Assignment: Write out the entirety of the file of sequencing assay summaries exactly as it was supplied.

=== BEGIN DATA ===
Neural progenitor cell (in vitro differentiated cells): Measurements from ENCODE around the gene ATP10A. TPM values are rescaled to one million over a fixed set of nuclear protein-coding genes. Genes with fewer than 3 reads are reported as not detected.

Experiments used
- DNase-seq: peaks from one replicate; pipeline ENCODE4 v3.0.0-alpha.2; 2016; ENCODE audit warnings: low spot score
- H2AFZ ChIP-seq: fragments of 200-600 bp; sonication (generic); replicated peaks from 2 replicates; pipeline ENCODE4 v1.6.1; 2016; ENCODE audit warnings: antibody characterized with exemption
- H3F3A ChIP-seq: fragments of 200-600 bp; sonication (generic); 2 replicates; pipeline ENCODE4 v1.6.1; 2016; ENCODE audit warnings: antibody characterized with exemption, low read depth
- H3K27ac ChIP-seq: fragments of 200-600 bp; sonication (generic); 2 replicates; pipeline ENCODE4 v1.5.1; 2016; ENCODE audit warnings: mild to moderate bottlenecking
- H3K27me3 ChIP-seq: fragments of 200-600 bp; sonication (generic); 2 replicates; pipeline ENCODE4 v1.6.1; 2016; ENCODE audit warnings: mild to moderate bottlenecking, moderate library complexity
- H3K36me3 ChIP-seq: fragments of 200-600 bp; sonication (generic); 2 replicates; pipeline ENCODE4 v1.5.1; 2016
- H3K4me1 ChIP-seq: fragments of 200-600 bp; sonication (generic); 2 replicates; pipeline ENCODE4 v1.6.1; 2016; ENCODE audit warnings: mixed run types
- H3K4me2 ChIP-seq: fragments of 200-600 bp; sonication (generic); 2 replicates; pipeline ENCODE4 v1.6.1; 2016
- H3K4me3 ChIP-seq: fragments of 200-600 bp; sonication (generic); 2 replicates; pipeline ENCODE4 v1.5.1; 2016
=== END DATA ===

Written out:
Neural progenitor cell (in vitro differentiated cells): Measurements from ENCODE around the gene ATP10A. TPM values are rescaled to one million over a fixed set of nuclear protein-coding genes. Genes with fewer than 3 reads are reported as not detected.

Experiments used
- DNase-seq: peaks from one replicate; pipeline ENCODE4 v3.0.0-alpha.2; 2016; ENCODE audit warnings: low spot score
- H2AFZ ChIP-seq: fragments of 200-600 bp; sonication (generic); replicated peaks from 2 replicates; pipeline ENCODE4 v1.6.1; 2016; ENCODE audit warnings: antibody characterized with exemption
- H3F3A ChIP-seq: fragments of 200-600 bp; sonication (generic); 2 replicates; pipeline ENCODE4 v1.6.1; 2016; ENCODE audit warnings: antibody characterized with exemption, low read depth
- H3K27ac ChIP-seq: fragments of 200-600 bp; sonication (generic); 2 replicates; pipeline ENCODE4 v1.5.1; 2016; ENCODE audit warnings: mild to moderate bottlenecking
- H3K27me3 ChIP-seq: fragments of 200-600 bp; sonication (generic); 2 replicates; pipeline ENCODE4 v1.6.1; 2016; ENCODE audit warnings: mild to moderate bottlenecking, moderate library complexity
- H3K36me3 ChIP-seq: fragments of 200-600 bp; sonication (generic); 2 replicates; pipeline ENCODE4 v1.5.1; 2016
- H3K4me1 ChIP-seq: fragments of 200-600 bp; sonication (generic); 2 replicates; pipeline ENCODE4 v1.6.1; 2016; ENCODE audit warnings: mixed run types
- H3K4me2 ChIP-seq: fragments of 200-600 bp; sonication (generic); 2 replicates; pipeline ENCODE4 v1.6.1; 2016
- H3K4me3 ChIP-seq: fragments of 200-600 bp; sonication (generic); 2 replicates; pipeline ENCODE4 v1.5.1; 2016